The ontogenetic trajectory of a marginal jawbone of Lophosteus superbus, the phylogenetically most basal stem osteichthyan, visualized by synchrotron microtomography, reveals a developmental relationship between teeth and dermal odontodes that is not evident from the adult morphology.



The SCPP Gene Family and the Complexity of Hard Tissues in Vertebrates

It appears that, in vertebrates, the phenotypic complexity of hard tissues correlates with gain and loss of SCPP genes, and distinct roles of acidic and P/Q-rich SCPPs during the evolution ofhard tissues are suggested.

The SCPP gene repertoire in bony vertebrates and graded differences in mineralized tissues

The repertoire of SCPP genes in the zebrafish, frog, and humans includes many lineage-specific genes and some widely conserved genes that originated in stem osteichthyans or earlier, reinforcing the hypothesis that bone–dentin–enameloid–enameless constitutes an evolutionary continuum.

Phenogenetic drift in evolution: the changing genetic basis of vertebrate teeth.

It is shown that teleost fish also use manySCPPs for enameloid and dentin mineralization, but none of these directly corresponds to tetrapod SCPPs, which suggests thatteleost and tetrapods SCPP genes have experienced independent parallel duplication histories.

Scales and Tooth Whorls of Ancient Fishes Challenge Distinction between External and Oral ‘Teeth’

The new findings reveal, for the first time, how polyodontode scales grow in 3D in an extinct bony fish and show that dentition-like odontode patterning occurs on scales and that the primary patterning unit of a tooth whorl may be the bony base rather than the odontodes it carries.

The Origin and Evolution of Enamel Mineralization Genes

The evolutionary analysis of AMEL led to propose a dataset that will be useful to validate AMEL mutations leading to X- linked AI, and numerous residues were unchanged during >200 million years, suggesting that they are important for the proper function of the protein.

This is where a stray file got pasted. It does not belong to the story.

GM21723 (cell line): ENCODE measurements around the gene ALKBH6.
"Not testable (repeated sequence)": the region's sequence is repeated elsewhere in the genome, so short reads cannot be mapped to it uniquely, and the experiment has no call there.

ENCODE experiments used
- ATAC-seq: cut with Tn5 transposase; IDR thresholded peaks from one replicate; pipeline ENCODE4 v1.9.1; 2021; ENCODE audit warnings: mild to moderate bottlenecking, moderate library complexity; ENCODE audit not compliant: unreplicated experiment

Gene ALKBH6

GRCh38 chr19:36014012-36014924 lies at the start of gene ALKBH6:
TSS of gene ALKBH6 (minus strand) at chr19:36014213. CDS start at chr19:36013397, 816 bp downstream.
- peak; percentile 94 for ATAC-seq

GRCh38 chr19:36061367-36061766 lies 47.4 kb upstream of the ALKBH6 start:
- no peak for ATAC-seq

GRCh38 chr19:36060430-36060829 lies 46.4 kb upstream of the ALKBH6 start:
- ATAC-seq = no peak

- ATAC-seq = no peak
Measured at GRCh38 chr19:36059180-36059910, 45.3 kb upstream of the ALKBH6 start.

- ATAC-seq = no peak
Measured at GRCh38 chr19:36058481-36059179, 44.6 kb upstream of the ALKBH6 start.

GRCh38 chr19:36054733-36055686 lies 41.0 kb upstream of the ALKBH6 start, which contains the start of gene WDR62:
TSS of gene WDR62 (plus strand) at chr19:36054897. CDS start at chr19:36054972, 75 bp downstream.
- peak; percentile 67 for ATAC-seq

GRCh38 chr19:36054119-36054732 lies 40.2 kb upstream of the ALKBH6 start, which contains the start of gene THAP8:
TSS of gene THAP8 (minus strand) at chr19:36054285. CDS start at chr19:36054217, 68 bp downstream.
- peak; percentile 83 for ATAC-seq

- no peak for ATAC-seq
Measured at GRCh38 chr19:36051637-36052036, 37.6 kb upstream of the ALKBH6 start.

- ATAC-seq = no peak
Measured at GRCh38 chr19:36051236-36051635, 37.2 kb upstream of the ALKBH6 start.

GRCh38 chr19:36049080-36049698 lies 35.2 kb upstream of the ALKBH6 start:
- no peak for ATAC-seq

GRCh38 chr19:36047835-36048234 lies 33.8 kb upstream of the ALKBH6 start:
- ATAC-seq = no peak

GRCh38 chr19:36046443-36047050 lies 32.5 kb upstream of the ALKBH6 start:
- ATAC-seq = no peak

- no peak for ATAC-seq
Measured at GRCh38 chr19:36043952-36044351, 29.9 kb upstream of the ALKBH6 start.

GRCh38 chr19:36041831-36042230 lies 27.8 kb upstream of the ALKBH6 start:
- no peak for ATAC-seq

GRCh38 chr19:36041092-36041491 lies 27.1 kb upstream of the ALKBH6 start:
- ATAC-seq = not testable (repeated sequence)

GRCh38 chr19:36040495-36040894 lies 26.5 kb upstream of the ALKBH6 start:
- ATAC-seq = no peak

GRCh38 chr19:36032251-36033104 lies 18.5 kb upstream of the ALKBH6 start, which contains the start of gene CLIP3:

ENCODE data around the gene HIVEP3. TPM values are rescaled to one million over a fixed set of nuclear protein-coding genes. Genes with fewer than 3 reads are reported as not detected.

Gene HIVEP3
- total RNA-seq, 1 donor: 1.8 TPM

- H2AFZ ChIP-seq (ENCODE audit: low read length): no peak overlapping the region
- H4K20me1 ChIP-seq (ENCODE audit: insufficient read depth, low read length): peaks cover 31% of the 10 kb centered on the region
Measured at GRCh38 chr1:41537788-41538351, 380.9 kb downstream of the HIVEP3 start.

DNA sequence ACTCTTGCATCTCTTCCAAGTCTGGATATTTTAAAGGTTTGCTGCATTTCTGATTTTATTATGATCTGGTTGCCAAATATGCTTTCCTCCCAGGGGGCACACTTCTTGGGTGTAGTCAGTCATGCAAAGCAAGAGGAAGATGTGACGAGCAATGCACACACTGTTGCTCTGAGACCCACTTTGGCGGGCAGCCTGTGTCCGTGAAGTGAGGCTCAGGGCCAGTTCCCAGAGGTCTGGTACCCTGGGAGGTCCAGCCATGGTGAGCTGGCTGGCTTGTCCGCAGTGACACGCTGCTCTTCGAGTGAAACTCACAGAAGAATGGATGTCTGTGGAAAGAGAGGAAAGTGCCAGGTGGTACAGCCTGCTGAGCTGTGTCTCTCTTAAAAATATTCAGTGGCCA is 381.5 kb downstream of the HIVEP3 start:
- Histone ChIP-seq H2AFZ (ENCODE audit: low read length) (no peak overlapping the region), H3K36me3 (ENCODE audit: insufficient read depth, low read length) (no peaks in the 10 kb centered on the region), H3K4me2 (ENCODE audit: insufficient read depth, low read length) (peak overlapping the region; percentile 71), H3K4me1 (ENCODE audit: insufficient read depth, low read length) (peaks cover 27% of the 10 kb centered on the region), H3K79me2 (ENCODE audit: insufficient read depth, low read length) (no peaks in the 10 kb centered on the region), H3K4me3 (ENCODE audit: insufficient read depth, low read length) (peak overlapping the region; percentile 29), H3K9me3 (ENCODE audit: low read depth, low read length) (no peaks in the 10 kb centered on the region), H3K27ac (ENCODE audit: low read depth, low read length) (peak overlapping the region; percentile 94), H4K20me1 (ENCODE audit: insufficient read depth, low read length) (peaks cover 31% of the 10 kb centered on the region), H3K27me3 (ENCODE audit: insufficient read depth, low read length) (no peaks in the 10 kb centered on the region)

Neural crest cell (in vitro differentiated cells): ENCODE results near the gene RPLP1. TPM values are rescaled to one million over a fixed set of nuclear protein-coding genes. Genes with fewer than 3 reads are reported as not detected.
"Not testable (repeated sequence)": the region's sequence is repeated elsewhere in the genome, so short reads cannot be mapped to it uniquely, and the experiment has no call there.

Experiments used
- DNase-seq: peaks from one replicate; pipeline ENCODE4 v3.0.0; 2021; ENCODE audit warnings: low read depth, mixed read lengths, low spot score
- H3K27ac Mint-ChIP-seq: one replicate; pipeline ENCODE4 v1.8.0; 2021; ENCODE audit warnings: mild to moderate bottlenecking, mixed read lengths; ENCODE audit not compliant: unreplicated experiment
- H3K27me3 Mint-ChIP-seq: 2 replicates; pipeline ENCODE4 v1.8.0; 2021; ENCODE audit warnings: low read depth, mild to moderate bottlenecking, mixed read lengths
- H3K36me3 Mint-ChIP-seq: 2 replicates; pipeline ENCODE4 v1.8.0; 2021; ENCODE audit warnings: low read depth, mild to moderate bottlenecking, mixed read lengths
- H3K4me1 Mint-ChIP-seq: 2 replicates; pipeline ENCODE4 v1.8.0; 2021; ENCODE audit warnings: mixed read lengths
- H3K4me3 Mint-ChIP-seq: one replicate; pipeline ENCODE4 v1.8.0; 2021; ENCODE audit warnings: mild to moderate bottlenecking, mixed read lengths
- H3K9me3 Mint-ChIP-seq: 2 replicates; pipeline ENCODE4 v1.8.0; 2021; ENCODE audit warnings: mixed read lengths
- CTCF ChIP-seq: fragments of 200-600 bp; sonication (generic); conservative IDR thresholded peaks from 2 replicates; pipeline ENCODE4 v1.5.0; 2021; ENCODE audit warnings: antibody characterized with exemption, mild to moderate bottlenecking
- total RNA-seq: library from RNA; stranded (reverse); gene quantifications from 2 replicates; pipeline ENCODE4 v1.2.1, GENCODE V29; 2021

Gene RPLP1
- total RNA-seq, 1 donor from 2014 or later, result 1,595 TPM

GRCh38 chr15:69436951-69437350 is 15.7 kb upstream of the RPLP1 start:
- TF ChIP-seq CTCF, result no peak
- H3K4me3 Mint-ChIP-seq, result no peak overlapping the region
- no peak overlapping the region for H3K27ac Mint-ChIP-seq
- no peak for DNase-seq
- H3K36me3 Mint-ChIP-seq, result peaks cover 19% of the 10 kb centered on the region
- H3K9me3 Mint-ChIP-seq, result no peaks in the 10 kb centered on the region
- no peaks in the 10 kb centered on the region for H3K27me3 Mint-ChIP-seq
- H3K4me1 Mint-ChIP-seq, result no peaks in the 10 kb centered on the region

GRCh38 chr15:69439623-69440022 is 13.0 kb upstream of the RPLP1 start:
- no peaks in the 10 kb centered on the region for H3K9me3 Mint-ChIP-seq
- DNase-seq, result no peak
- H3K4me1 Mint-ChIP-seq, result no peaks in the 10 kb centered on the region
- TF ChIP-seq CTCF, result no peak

True enamel covering in teeth of the Australian lungfish Neoceratodus forsteri

The enamel layer of lungfish teeth is investigated to determine whether there was evidence for higher vertebrate "true" enamel in the Australian lungfish and it is confirmed that true enamel is found not only in tetrapods but also in the sarcopterygian clade of the Gnathostomata.

Testing models of dental development in the earliest bony vertebrates, Andreolepis and Lophosteus

These fossil remains have no bearing on the nature of the dentition in osteichthyans and, indeed, the results raise questions concerning the homologies of these bones and the phylogenetic classification of Andreolepis and Lophosteus.

SCPP genes in the coelacanth: tissue mineralization genes shared by sarcopterygians.

  • K. KawasakiC. Amemiya
  • Biology
    Journal of experimental zoology. Part B, Molecular and developmental evolution
  • 2014
The three Pro/Gln-rich SCPP genes, required for mineralizing enamel matrix and confirmed only in tetrapods, were all identified in the coelacanth, strongly suggesting that enamel is equivalent in theCoelacant and tetrapod, corroborates the previous proposition that true enamel evolved much earlier than the origin of tetrapoda.

Jaws and teeth of the earliest bony fishes

Andreolepis and Lophosteus are not only the oldest but also the most phylogenetically basal securely identified osteichthyans known so far, indicating that they can be assigned to the stem group.